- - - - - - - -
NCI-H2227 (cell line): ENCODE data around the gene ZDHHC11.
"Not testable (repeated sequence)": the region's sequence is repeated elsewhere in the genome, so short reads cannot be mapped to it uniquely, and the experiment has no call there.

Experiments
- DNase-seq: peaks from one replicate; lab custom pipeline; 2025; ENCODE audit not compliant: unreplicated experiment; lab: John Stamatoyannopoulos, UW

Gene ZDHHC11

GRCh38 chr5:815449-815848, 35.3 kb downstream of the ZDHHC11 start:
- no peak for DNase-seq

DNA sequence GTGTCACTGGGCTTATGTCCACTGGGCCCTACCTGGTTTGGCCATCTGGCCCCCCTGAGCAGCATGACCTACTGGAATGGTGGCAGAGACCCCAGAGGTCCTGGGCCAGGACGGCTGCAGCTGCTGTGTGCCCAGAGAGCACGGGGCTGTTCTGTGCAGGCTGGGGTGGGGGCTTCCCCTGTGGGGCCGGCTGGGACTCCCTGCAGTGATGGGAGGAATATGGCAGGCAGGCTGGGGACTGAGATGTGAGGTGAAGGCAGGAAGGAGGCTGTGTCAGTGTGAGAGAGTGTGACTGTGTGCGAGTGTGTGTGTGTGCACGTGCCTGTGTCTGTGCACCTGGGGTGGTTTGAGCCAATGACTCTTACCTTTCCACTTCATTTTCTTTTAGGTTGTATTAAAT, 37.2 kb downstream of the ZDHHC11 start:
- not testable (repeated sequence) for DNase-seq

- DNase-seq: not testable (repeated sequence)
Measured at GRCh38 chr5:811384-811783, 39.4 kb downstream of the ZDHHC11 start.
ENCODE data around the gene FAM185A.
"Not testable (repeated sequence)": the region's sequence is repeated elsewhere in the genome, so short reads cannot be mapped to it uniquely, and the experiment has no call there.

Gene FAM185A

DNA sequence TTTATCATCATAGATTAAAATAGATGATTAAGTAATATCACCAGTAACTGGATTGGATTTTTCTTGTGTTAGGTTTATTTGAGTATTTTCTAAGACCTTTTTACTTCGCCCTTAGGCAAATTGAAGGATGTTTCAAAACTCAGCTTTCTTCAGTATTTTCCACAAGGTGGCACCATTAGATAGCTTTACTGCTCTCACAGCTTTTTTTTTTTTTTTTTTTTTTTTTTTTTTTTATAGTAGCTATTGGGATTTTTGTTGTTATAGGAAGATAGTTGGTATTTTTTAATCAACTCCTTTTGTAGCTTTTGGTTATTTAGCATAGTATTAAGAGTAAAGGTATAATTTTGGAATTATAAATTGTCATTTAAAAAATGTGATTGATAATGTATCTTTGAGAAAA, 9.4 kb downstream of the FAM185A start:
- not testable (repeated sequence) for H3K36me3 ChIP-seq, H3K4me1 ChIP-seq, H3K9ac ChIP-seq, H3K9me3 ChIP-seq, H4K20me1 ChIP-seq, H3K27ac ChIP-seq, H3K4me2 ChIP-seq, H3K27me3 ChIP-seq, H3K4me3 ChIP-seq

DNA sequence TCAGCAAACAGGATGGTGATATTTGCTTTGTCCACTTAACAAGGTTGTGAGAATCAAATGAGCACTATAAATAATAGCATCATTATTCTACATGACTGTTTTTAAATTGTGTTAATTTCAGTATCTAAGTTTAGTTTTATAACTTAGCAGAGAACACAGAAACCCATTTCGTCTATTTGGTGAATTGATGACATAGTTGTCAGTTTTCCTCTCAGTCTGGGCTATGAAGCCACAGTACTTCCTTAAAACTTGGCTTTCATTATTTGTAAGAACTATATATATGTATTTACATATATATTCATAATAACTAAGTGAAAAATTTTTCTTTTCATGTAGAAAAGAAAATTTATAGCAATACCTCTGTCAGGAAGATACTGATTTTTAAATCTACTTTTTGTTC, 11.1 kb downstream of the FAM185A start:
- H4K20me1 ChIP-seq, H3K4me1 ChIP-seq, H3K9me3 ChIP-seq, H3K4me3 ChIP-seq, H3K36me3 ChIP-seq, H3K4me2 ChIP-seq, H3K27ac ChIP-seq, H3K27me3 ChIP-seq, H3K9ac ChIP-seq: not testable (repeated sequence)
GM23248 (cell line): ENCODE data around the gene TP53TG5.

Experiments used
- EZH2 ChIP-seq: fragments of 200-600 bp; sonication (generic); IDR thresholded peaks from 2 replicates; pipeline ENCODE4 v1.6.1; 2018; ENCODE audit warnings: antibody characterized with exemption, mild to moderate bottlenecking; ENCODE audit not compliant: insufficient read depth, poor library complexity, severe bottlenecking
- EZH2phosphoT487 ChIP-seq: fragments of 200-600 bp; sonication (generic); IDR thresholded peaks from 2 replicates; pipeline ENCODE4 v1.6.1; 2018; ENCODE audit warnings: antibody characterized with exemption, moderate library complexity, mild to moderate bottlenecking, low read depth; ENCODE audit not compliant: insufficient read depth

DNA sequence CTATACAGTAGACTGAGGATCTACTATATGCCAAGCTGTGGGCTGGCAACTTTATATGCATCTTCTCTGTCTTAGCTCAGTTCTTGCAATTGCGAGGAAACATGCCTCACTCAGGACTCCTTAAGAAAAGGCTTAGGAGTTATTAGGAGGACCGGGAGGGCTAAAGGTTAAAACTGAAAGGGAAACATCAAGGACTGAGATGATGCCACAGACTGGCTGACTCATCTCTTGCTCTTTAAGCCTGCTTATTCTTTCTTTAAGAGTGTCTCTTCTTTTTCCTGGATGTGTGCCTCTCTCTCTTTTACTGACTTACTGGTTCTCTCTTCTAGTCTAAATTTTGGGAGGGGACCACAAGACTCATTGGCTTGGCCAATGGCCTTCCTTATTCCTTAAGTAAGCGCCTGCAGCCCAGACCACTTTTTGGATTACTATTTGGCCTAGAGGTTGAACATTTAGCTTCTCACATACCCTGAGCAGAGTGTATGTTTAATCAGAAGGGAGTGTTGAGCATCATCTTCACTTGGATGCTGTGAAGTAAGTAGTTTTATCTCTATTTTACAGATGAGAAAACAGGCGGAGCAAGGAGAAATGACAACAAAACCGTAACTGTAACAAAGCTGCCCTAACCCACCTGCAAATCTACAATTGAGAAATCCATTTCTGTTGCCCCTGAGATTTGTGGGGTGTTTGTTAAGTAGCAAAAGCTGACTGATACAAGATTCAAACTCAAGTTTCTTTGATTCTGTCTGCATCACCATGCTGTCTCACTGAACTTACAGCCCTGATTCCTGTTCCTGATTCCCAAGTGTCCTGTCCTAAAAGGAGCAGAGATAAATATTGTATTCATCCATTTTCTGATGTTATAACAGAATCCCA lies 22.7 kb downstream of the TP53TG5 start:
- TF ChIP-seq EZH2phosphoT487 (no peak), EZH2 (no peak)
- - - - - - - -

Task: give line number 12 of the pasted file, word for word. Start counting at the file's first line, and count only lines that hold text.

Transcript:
ENCODE data around the gene FAM185A.